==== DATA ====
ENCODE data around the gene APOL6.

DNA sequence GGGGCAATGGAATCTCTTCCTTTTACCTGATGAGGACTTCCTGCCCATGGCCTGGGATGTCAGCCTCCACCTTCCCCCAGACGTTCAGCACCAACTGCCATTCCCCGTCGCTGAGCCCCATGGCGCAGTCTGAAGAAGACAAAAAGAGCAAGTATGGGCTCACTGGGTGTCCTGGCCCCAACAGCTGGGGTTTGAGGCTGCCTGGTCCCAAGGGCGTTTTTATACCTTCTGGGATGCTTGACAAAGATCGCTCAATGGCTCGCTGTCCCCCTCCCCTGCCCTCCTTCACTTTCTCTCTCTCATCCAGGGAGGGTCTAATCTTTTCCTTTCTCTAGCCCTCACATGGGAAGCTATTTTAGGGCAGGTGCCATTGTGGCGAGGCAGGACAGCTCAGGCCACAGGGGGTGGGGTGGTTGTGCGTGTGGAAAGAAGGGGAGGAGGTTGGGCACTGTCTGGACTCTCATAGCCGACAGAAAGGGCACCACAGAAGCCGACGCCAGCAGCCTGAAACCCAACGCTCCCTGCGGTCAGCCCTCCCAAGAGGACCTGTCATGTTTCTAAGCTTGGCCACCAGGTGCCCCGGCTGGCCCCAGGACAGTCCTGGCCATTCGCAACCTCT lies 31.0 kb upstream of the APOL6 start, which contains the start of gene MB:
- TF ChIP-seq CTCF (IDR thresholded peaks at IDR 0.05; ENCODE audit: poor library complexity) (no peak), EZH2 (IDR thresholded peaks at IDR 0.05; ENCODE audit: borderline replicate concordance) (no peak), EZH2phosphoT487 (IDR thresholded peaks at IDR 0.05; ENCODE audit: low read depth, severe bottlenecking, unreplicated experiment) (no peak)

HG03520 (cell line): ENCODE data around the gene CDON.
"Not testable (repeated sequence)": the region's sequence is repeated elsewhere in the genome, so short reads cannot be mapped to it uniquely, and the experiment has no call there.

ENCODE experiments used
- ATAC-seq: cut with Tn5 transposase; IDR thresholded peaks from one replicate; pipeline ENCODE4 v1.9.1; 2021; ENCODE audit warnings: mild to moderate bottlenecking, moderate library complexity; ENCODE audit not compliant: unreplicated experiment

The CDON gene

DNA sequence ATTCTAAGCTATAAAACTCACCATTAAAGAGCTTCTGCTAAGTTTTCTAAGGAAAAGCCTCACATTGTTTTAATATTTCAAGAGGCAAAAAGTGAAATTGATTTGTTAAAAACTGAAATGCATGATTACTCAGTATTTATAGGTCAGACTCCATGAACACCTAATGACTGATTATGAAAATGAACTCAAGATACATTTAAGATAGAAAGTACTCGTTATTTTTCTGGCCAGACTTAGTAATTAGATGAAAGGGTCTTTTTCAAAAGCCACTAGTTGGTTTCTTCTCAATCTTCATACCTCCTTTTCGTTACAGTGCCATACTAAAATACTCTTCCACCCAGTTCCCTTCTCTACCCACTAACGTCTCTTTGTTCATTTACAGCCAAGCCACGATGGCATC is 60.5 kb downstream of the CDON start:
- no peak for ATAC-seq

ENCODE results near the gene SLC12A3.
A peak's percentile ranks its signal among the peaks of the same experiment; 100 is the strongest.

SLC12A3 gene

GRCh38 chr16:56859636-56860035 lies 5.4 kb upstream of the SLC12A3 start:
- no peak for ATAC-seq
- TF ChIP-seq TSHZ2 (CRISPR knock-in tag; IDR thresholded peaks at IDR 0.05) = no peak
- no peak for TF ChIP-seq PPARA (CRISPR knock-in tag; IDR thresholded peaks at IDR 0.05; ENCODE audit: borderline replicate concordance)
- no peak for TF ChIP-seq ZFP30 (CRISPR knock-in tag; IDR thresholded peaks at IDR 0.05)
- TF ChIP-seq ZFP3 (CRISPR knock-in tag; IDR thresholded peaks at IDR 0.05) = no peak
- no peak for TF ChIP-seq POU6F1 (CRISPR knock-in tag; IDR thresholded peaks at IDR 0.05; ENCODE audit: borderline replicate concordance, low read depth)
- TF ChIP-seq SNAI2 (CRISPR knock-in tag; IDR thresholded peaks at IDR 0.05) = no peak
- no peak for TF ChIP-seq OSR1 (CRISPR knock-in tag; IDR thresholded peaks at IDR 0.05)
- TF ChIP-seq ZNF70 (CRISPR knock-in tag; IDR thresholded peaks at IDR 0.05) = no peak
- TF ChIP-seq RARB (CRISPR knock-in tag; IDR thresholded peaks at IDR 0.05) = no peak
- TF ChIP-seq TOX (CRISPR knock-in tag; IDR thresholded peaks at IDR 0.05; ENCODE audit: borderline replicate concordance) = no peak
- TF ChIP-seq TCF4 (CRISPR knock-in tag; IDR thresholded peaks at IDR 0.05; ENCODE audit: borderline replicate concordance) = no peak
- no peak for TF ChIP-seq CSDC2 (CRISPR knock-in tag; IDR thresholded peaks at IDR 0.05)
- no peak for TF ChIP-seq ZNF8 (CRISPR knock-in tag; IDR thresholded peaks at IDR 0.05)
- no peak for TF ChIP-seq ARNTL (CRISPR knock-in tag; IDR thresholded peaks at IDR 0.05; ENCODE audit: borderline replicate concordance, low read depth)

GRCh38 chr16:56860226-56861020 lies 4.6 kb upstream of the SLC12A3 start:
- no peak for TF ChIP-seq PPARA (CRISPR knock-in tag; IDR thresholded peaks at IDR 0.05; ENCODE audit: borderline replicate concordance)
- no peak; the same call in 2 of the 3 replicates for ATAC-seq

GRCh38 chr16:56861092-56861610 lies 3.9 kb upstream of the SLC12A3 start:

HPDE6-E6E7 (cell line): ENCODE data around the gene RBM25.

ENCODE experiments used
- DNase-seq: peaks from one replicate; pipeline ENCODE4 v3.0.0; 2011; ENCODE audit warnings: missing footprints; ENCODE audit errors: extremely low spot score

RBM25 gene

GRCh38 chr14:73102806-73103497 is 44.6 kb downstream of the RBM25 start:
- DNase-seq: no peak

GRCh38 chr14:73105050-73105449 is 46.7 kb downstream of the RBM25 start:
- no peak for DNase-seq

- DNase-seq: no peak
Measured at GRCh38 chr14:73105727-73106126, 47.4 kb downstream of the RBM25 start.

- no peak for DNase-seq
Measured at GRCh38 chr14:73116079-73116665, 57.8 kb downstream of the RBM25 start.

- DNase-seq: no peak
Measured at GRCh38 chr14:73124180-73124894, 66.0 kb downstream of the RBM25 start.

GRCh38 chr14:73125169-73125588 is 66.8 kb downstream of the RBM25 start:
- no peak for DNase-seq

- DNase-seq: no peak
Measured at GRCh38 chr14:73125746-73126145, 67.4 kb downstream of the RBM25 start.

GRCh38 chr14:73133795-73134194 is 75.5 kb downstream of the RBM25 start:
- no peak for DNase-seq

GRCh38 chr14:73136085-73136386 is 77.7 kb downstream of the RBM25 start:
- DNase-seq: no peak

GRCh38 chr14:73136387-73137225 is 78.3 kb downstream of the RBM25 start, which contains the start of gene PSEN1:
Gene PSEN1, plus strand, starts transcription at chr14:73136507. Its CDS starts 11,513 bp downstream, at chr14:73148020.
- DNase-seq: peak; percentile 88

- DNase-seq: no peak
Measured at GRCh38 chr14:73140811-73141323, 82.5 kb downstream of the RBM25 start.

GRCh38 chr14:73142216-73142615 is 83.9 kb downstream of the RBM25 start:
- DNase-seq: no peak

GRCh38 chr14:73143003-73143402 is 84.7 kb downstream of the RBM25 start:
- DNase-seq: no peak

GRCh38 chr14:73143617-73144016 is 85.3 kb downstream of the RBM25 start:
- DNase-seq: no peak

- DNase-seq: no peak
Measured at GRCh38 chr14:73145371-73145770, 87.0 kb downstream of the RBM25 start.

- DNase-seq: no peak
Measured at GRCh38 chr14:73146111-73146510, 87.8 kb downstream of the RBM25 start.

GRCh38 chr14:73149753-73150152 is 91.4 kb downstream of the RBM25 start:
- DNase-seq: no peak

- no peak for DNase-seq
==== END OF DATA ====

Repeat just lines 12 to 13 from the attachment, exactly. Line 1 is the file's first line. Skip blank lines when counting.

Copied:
A peak's percentile ranks its signal among the peaks of the same experiment; 100 is the strongest.

SLC12A3 gene